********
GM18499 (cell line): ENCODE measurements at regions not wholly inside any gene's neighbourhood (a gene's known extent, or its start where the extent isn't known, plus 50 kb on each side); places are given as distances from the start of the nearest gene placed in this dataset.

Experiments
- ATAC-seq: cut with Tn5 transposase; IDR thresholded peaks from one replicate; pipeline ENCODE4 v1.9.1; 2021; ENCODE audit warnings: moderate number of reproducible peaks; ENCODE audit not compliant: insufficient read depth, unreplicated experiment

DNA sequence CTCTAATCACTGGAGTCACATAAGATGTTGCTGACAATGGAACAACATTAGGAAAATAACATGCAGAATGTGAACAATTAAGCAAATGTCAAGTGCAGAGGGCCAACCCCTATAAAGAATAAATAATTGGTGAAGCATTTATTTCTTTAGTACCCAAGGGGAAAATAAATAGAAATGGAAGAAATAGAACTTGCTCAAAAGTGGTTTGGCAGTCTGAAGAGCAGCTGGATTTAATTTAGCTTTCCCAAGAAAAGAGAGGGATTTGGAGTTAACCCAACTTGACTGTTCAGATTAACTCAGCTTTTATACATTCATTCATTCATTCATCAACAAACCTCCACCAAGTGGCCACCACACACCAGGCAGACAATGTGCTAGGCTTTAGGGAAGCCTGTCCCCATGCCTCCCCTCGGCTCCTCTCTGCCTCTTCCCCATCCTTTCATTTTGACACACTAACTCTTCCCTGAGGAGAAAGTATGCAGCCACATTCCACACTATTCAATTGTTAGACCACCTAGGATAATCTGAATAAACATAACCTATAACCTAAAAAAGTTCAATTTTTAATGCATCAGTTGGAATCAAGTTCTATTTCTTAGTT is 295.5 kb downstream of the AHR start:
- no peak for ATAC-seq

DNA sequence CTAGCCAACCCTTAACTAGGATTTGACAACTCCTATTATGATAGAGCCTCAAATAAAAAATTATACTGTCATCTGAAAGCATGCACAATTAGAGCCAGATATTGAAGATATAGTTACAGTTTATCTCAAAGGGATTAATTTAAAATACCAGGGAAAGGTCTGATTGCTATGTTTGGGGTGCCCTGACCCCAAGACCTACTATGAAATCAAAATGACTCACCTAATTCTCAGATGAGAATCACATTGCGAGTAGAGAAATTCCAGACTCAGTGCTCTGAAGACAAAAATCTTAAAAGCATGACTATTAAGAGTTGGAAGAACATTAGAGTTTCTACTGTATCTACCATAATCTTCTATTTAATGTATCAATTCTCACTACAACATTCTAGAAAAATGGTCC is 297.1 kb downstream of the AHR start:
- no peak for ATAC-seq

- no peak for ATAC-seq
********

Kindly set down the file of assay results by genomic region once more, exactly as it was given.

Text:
GM18499 (cell line): ENCODE measurements at regions not wholly inside any gene's neighbourhood (a gene's known extent, or its start where the extent isn't known, plus 50 kb on each side); places are given as distances from the start of the nearest gene placed in this dataset.

Experiments
- ATAC-seq: cut with Tn5 transposase; IDR thresholded peaks from one replicate; pipeline ENCODE4 v1.9.1; 2021; ENCODE audit warnings: moderate number of reproducible peaks; ENCODE audit not compliant: insufficient read depth, unreplicated experiment

DNA sequence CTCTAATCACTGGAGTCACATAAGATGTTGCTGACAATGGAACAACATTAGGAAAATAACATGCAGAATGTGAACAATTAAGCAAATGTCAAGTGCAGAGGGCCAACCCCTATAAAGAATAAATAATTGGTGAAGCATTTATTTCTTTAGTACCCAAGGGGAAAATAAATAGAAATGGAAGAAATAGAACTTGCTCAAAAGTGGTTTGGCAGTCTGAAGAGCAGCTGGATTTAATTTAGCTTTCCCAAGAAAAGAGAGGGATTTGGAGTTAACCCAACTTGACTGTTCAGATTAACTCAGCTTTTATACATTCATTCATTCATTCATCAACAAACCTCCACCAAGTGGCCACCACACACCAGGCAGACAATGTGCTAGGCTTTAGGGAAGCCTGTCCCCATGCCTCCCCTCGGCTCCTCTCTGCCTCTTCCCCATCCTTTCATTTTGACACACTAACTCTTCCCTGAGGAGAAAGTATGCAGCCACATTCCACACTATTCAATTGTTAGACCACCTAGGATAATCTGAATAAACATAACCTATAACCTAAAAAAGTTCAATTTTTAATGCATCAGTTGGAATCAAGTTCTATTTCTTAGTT is 295.5 kb downstream of the AHR start:
- no peak for ATAC-seq

DNA sequence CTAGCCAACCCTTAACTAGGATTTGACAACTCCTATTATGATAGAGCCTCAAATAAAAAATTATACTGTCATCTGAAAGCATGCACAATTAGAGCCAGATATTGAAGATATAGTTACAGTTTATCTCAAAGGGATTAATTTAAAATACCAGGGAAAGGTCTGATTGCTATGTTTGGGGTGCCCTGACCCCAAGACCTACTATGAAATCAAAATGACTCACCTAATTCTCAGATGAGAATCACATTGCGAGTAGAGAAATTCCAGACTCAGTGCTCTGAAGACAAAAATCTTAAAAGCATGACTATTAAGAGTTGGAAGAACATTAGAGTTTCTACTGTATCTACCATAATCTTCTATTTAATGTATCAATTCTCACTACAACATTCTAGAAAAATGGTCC is 297.1 kb downstream of the AHR start:
- no peak for ATAC-seq

- no peak for ATAC-seq